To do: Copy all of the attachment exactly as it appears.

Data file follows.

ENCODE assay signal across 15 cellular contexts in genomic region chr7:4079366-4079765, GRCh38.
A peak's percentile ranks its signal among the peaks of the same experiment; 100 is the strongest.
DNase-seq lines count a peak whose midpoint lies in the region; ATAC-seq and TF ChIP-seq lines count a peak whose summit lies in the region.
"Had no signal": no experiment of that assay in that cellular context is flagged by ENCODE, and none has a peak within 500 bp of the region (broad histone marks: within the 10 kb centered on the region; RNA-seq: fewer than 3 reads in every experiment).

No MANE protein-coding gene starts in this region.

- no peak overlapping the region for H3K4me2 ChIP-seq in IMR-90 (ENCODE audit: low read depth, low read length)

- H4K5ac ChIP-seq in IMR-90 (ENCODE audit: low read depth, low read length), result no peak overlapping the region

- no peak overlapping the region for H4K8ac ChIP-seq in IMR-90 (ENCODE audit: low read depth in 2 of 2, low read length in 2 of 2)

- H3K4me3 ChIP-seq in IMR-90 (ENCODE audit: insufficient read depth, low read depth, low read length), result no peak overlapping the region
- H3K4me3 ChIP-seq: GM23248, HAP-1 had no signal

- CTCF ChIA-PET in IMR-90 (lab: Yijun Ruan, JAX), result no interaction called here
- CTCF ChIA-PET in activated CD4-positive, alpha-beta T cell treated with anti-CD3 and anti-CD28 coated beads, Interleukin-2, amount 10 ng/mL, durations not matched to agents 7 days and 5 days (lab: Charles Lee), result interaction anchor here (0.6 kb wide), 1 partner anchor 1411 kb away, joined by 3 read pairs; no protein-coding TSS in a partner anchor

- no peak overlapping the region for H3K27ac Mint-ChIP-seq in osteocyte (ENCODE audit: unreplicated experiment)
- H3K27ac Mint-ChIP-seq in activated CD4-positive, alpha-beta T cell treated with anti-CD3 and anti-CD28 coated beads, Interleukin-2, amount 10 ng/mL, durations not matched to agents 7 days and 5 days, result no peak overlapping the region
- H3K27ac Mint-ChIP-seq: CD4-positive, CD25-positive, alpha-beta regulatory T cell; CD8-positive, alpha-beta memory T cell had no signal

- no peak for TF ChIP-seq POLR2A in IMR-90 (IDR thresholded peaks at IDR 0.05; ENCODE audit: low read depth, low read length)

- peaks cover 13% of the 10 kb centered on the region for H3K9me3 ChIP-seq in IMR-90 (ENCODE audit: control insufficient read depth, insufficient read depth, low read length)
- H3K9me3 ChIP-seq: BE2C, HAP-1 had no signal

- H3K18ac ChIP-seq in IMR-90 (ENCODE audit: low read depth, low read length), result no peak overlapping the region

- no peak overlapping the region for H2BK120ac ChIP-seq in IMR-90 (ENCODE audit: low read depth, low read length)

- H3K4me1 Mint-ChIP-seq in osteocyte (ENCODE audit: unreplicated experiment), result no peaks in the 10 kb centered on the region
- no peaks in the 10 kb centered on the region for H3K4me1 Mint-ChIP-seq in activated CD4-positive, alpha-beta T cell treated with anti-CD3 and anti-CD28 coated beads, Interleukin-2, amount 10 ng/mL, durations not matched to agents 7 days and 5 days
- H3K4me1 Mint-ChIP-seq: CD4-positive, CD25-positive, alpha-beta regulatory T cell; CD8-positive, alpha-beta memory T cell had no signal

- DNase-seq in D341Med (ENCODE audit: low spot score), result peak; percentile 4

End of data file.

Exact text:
ENCODE assay signal across 15 cellular contexts in genomic region chr7:4079366-4079765, GRCh38.
A peak's percentile ranks its signal among the peaks of the same experiment; 100 is the strongest.
DNase-seq lines count a peak whose midpoint lies in the region; ATAC-seq and TF ChIP-seq lines count a peak whose summit lies in the region.
"Had no signal": no experiment of that assay in that cellular context is flagged by ENCODE, and none has a peak within 500 bp of the region (broad histone marks: within the 10 kb centered on the region; RNA-seq: fewer than 3 reads in every experiment).

No MANE protein-coding gene starts in this region.

- no peak overlapping the region for H3K4me2 ChIP-seq in IMR-90 (ENCODE audit: low read depth, low read length)

- H4K5ac ChIP-seq in IMR-90 (ENCODE audit: low read depth, low read length), result no peak overlapping the region

- no peak overlapping the region for H4K8ac ChIP-seq in IMR-90 (ENCODE audit: low read depth in 2 of 2, low read length in 2 of 2)

- H3K4me3 ChIP-seq in IMR-90 (ENCODE audit: insufficient read depth, low read depth, low read length), result no peak overlapping the region
- H3K4me3 ChIP-seq: GM23248, HAP-1 had no signal

- CTCF ChIA-PET in IMR-90 (lab: Yijun Ruan, JAX), result no interaction called here
- CTCF ChIA-PET in activated CD4-positive, alpha-beta T cell treated with anti-CD3 and anti-CD28 coated beads, Interleukin-2, amount 10 ng/mL, durations not matched to agents 7 days and 5 days (lab: Charles Lee), result interaction anchor here (0.6 kb wide), 1 partner anchor 1411 kb away, joined by 3 read pairs; no protein-coding TSS in a partner anchor

- no peak overlapping the region for H3K27ac Mint-ChIP-seq in osteocyte (ENCODE audit: unreplicated experiment)
- H3K27ac Mint-ChIP-seq in activated CD4-positive, alpha-beta T cell treated with anti-CD3 and anti-CD28 coated beads, Interleukin-2, amount 10 ng/mL, durations not matched to agents 7 days and 5 days, result no peak overlapping the region
- H3K27ac Mint-ChIP-seq: CD4-positive, CD25-positive, alpha-beta regulatory T cell; CD8-positive, alpha-beta memory T cell had no signal

- no peak for TF ChIP-seq POLR2A in IMR-90 (IDR thresholded peaks at IDR 0.05; ENCODE audit: low read depth, low read length)

- peaks cover 13% of the 10 kb centered on the region for H3K9me3 ChIP-seq in IMR-90 (ENCODE audit: control insufficient read depth, insufficient read depth, low read length)
- H3K9me3 ChIP-seq: BE2C, HAP-1 had no signal

- H3K18ac ChIP-seq in IMR-90 (ENCODE audit: low read depth, low read length), result no peak overlapping the region

- no peak overlapping the region for H2BK120ac ChIP-seq in IMR-90 (ENCODE audit: low read depth, low read length)

- H3K4me1 Mint-ChIP-seq in osteocyte (ENCODE audit: unreplicated experiment), result no peaks in the 10 kb centered on the region
- no peaks in the 10 kb centered on the region for H3K4me1 Mint-ChIP-seq in activated CD4-positive, alpha-beta T cell treated with anti-CD3 and anti-CD28 coated beads, Interleukin-2, amount 10 ng/mL, durations not matched to agents 7 days and 5 days
- H3K4me1 Mint-ChIP-seq: CD4-positive, CD25-positive, alpha-beta regulatory T cell; CD8-positive, alpha-beta memory T cell had no signal

- DNase-seq in D341Med (ENCODE audit: low spot score), result peak; percentile 4